This goes along with avoiding blunt points out of fear of being “mean”. You need to be forthright in your explanation of what you want, but not so stubborn that you ignore every point the copywriter chooses to raise. It’s a give and take process. Consider their professional advice, but remember at the end of the day, the decision is yours.
Please, for the love of all that is holy, leave the meaningless adjectives at home.
Ladies and gents of the internet, I think I speak for a good chunk of the creative community when I stress that words like ‘juicy’, ‘spicy’, ‘sparkle’, ‘pow’, ‘sizzle’, and ‘snap’ do not a constructive critique make. If something doesn’t resonate with you, doesn’t sound like you, or isn’t the tone you were going for, that’s fine – but we need to know why. And if you can’t come up with a reason why? Step away from your computer for an hour, think about it, and try again.
Critiques and feedback are the fuel that fires the engines of collaborative creation. They can propel an idea forward with a mighty roar, or cause it to sputter and backfire.
It really is up to you!
(Please give your computer a sec to load this! It’s trying as hard as it can.)
Once upon a time, there was a me.
It was October 2011. Cassie and I had just launched the Youngblood Sourcery website, and our first client requests began slipping into our inboxes.
Little did I know, the first few months of a business can be a bizarrely emotional time.
When you’re just starting out, every interaction is intensely nerve-wracking. Whenever I sent so much as a client email (let alone a draft), I’d stare at my screen for hours like:
When clients loved what I did, I felt fantastic…
But when they didn’t…
So I worked, listened, read, and learned with urgent velocity. I started to notice patterns, and understand my clients’ needs before they even knew what they wanted.
It got easier with time – as most things do. Word started to spread, and requests began trickling in more quickly.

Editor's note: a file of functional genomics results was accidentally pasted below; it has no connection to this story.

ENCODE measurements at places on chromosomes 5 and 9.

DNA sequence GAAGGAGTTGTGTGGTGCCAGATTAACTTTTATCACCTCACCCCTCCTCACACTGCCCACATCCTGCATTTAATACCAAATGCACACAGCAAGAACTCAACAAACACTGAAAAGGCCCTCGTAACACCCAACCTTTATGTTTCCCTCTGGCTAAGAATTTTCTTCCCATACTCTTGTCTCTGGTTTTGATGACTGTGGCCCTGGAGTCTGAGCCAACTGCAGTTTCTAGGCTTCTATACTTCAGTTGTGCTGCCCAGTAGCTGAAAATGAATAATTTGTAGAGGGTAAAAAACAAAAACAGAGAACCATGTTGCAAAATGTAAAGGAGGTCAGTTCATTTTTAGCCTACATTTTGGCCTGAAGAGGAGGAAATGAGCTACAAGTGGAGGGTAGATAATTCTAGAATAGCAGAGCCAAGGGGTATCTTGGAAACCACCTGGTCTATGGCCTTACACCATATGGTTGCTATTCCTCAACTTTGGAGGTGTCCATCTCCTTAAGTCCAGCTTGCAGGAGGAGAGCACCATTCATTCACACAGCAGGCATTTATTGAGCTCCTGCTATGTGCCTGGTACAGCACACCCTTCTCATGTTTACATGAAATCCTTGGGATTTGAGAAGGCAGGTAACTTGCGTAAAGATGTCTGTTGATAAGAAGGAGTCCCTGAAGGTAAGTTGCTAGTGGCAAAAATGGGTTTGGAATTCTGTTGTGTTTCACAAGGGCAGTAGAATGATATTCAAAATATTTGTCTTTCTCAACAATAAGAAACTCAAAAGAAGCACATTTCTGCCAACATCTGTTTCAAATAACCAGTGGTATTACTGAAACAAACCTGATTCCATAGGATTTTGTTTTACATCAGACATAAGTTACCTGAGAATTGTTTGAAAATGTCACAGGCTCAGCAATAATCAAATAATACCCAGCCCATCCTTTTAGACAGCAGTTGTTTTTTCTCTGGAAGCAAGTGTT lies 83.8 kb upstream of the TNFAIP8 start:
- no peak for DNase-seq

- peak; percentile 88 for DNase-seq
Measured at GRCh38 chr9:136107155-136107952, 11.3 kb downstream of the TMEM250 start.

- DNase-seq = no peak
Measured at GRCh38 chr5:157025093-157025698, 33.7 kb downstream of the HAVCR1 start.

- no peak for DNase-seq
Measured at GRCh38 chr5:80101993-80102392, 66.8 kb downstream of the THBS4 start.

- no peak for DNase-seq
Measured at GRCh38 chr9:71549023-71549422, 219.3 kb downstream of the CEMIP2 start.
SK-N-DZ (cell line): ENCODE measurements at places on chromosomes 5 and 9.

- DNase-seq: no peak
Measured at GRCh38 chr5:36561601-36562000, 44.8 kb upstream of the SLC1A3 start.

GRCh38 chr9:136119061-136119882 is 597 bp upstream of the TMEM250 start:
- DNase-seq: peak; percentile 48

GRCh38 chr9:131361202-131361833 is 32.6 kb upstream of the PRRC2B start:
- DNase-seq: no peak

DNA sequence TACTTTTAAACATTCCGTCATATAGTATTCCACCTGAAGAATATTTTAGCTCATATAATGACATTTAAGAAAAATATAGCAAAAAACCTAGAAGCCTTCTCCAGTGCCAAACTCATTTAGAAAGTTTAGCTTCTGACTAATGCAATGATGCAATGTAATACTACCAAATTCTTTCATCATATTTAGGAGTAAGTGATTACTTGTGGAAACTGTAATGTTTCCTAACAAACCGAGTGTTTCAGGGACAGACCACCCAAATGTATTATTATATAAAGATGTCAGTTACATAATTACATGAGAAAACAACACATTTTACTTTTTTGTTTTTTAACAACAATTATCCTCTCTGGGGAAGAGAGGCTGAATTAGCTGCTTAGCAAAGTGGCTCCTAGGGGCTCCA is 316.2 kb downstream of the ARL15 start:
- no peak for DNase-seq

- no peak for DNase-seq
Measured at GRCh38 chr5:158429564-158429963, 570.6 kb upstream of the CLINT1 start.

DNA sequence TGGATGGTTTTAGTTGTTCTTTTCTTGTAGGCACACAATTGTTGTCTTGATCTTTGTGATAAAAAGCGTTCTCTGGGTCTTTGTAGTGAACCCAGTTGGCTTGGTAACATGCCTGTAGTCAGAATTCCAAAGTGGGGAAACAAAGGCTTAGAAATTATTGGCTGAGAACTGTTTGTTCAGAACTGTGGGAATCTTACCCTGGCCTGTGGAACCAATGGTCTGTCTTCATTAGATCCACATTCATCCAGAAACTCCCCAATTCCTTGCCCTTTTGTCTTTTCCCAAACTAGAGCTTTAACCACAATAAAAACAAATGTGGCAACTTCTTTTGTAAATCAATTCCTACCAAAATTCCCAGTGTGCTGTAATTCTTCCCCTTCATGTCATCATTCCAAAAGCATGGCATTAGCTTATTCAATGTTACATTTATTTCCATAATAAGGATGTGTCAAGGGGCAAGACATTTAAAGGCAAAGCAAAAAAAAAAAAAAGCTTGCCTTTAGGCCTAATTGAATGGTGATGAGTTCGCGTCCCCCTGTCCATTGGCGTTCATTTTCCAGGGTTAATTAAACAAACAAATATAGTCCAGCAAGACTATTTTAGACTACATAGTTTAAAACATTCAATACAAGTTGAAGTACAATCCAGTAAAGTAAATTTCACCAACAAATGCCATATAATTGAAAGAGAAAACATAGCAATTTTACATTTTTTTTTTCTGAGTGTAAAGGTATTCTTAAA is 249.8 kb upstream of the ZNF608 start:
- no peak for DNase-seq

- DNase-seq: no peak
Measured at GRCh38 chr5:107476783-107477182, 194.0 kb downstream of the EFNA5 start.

Before YBS knew it, business was picking up. Our confidence grew, and we started pitching bigger and bigger clients.
(FYI: if you’ve never bid on a project before, it feels a little like serving a fine filet of your soul on a silver platter to a total stranger.)
When they responded positively, I was bullet-proof.
But when they didn’t…
Either way, my project roster began to fill up. That was wicked exciting.
I also had to adjust to the odd quirks of the freelance lifestyle.
A few examples:
During the race to the finish line in the last days before a launch, I’m drinking coffee like…
…until I feel like:
Dealing with inevitable writer’s block:
Listening to people tell me I don’t have a ‘real job’:
Working at a café to get out of the house… and forgetting there are witnesses to my chair dancing:
Finding increasingly innovative ways to procrastinate:
And discovering the weird things being a workaholic shut-in does to my brain:
But as time went on, I got tougher, better, and more disciplined.
For example, if I got a 911 client email a year ago, I’d stare at my screen with horror like:
But now it’s more like:
At last, it seems my reputation has begun to precede me… which feels fabulous.
And even though it turns my Monday morning inbox into something like this…
…it makes my heart feel like this:
So were the sleepless nights, the hours locked indoors, and the temporary descent into bona fide hermitude worth it?
Without a doubt.
Sometimes clients wonder how I do what I do. I just tell them:
Well hey there, friend/client/wanderer of the interwebs.
I’d like to take this first post to say a huge THANK YOU to everyone who’s helped make hillaryweiss.com possible. It’s been a year in the making, and I couldn’t be more thrilled to call this sunny patch of virtual earth my web home.
A huge bear-hug shoutout to the other half of Youngblood Sourcery, Cassie, for designing this beaut. It’s been the craziest feeling to have you work your genius all up n’ over my site, and to say the least: you’ve done it again. Thanks for dreaming up this wonderland, booboo. You’re the bestest. (Also, CASSIE’S PERSONAL SITE LAUNCHES WEDNESDAY, GUYS! Stay tuned to houseofowls.com. You will not be disappointed.) Love.
BIG, BIG, BIG love to Laura Patricelli of Studio Baurealis for being so awesome and lending both gifted hands in my most dire moments. I’m eternally grateful for your finesse & badassery, and can’t wait to see even more of your work all up in ma blogosphere!
And of course my mommy, my wonderful boyfriend Monir, and my best Bear all get a massive THANK YOU as well. They’ve handled the past year of my whining & wondering with grace & heartfelt guidance. I love you.
To my clients: I never would have dreamed I’d have the privilege of working alongside a more talented, hilarious, brilliant group of people. I’m truly honored to call you all clients. Thanks for taking a chance on me, and for everything you’ve given and taught me. You guys are the greatest!
To my friends: sorry guys, this website is going to blow up your newsfeed for the rest of your natural born lives. At least I hope it does. I’ll keep my fingers crossed I can make you laugh either way.
That’s it for now. May this be the beginning of something spectacular.